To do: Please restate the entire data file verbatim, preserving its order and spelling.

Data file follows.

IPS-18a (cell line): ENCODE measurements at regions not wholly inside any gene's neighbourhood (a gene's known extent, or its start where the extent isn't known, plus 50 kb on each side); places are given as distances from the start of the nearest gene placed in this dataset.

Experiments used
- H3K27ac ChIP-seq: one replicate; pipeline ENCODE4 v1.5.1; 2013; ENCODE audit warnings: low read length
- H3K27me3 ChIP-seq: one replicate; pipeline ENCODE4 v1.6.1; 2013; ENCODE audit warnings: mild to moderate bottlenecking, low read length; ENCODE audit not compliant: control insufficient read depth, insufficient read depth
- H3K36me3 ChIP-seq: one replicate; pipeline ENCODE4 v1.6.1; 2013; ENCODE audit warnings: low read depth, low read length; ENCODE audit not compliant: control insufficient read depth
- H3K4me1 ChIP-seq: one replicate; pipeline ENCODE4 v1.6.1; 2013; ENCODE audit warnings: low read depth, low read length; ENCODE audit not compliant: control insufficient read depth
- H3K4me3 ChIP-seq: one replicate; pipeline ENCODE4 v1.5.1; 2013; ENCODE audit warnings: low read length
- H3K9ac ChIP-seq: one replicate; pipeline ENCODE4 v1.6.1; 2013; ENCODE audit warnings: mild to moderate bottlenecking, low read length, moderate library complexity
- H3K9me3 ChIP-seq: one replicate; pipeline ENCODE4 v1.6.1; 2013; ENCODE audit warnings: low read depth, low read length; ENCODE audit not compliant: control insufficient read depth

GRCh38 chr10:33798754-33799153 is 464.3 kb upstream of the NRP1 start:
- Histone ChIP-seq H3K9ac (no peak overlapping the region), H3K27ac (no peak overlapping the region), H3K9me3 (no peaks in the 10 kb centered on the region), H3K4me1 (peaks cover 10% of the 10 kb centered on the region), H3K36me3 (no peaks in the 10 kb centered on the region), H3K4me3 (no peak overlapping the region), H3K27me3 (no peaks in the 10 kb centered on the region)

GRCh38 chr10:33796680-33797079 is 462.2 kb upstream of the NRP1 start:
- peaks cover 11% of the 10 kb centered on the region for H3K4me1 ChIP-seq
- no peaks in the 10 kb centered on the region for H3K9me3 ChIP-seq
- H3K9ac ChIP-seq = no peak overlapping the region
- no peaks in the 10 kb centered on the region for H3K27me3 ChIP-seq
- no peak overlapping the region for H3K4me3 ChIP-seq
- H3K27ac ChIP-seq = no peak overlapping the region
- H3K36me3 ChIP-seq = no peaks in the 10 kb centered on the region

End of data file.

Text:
IPS-18a (cell line): ENCODE measurements at regions not wholly inside any gene's neighbourhood (a gene's known extent, or its start where the extent isn't known, plus 50 kb on each side); places are given as distances from the start of the nearest gene placed in this dataset.

Experiments used
- H3K27ac ChIP-seq: one replicate; pipeline ENCODE4 v1.5.1; 2013; ENCODE audit warnings: low read length
- H3K27me3 ChIP-seq: one replicate; pipeline ENCODE4 v1.6.1; 2013; ENCODE audit warnings: mild to moderate bottlenecking, low read length; ENCODE audit not compliant: control insufficient read depth, insufficient read depth
- H3K36me3 ChIP-seq: one replicate; pipeline ENCODE4 v1.6.1; 2013; ENCODE audit warnings: low read depth, low read length; ENCODE audit not compliant: control insufficient read depth
- H3K4me1 ChIP-seq: one replicate; pipeline ENCODE4 v1.6.1; 2013; ENCODE audit warnings: low read depth, low read length; ENCODE audit not compliant: control insufficient read depth
- H3K4me3 ChIP-seq: one replicate; pipeline ENCODE4 v1.5.1; 2013; ENCODE audit warnings: low read length
- H3K9ac ChIP-seq: one replicate; pipeline ENCODE4 v1.6.1; 2013; ENCODE audit warnings: mild to moderate bottlenecking, low read length, moderate library complexity
- H3K9me3 ChIP-seq: one replicate; pipeline ENCODE4 v1.6.1; 2013; ENCODE audit warnings: low read depth, low read length; ENCODE audit not compliant: control insufficient read depth

GRCh38 chr10:33798754-33799153 is 464.3 kb upstream of the NRP1 start:
- Histone ChIP-seq H3K9ac (no peak overlapping the region), H3K27ac (no peak overlapping the region), H3K9me3 (no peaks in the 10 kb centered on the region), H3K4me1 (peaks cover 10% of the 10 kb centered on the region), H3K36me3 (no peaks in the 10 kb centered on the region), H3K4me3 (no peak overlapping the region), H3K27me3 (no peaks in the 10 kb centered on the region)

GRCh38 chr10:33796680-33797079 is 462.2 kb upstream of the NRP1 start:
- peaks cover 11% of the 10 kb centered on the region for H3K4me1 ChIP-seq
- no peaks in the 10 kb centered on the region for H3K9me3 ChIP-seq
- H3K9ac ChIP-seq = no peak overlapping the region
- no peaks in the 10 kb centered on the region for H3K27me3 ChIP-seq
- no peak overlapping the region for H3K4me3 ChIP-seq
- H3K27ac ChIP-seq = no peak overlapping the region
- H3K36me3 ChIP-seq = no peaks in the 10 kb centered on the region